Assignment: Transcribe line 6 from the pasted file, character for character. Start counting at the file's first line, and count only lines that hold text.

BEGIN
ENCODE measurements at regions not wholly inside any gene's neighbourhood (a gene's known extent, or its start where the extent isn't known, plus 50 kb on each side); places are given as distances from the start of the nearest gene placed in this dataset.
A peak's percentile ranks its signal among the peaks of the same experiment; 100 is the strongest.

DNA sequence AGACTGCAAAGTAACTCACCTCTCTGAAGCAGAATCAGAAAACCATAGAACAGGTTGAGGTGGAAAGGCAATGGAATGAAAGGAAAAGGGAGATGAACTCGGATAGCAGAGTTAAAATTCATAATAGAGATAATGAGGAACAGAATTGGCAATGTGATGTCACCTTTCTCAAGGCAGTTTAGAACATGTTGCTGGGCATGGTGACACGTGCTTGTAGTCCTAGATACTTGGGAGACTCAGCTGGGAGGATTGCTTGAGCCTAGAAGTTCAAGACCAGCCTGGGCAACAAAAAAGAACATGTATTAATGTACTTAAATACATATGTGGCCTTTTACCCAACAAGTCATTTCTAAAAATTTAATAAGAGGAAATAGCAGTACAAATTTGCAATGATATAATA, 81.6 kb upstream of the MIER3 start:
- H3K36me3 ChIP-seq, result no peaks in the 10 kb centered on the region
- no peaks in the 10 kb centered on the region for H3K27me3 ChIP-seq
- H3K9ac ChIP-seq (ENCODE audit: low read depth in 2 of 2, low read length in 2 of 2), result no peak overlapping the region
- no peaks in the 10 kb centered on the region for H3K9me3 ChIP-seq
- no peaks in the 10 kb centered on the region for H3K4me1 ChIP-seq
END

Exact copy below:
- H3K9ac ChIP-seq (ENCODE audit: low read depth in 2 of 2, low read length in 2 of 2), result no peak overlapping the region